The Court held that there was no general legal rule or rule of substantive fairness that in making a risk assessment the Board must adopt a two-stage approach of making findings of fact on the balance of probabilities and then treating only those matters on which it has made findings of fact as relevant to the assessment of risk. There is no requirement to be implied into the statute that the Board must disregard the possibility that an allegation which has not been established as true on the balance of probabilities, may be true. The Court explained that even if the Board is unable to make a finding of fact in respect of an allegation, it may still take into account the allegation and give it such weight as it considers appropriate in a holistic assessment of all the information before it where it is concerned that there is a serious possibility that the allegation may be true. The Court also held that there may be circumstances where the information about an allegation is less than would be desired but the allegation causes sufficient concern as to risk that the Board treats it as relevant.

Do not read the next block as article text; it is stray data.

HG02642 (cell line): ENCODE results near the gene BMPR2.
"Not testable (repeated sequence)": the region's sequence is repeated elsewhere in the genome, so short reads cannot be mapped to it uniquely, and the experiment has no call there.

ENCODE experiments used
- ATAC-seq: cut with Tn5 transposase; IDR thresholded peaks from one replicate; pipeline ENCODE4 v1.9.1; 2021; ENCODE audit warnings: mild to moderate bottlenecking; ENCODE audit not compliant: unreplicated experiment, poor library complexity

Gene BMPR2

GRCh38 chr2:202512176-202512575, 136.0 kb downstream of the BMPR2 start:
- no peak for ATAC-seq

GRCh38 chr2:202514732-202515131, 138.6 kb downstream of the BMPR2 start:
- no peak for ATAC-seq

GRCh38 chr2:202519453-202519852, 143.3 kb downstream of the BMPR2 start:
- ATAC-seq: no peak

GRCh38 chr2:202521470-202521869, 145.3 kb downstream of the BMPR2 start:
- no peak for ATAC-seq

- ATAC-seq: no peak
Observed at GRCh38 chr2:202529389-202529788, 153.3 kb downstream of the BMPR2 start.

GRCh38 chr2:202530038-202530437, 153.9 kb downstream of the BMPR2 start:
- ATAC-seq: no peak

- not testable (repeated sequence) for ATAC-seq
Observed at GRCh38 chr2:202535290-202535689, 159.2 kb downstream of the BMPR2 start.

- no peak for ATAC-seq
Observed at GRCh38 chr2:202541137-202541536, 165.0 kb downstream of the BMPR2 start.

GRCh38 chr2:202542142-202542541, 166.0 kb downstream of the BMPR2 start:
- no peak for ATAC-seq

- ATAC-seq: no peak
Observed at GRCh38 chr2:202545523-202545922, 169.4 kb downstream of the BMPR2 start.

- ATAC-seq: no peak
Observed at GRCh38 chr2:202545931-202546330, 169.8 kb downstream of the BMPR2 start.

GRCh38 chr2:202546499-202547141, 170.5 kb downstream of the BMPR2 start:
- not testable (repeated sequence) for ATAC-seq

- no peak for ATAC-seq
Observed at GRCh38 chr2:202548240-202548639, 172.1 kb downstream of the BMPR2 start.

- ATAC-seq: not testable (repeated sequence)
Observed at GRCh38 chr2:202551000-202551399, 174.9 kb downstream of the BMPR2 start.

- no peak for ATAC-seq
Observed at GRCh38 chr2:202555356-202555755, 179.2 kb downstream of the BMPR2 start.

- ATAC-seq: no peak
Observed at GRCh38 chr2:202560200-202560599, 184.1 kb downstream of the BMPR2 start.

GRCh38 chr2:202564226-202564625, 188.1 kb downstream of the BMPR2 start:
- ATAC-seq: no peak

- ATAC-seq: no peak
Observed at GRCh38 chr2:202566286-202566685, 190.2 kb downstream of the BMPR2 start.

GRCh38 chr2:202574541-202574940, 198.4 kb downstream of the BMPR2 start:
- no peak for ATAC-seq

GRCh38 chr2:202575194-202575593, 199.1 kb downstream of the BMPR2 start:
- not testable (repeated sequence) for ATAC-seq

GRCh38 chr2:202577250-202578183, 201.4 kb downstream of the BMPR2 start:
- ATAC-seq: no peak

The Court emphasised throughout its judgment the importance of the Board adopting a fair procedure. This includes making findings of fact where possible.
The Board was invited to review its guidance in light of the judgment.
A copy of the judgment and the official summary can be found here.
Conor Fegan acted for the Parole Board instructed by the Government Legal Service. He was led by Ben Collins KC (Old Square Chambers) and Sarah Sackman (Matrix Chambers).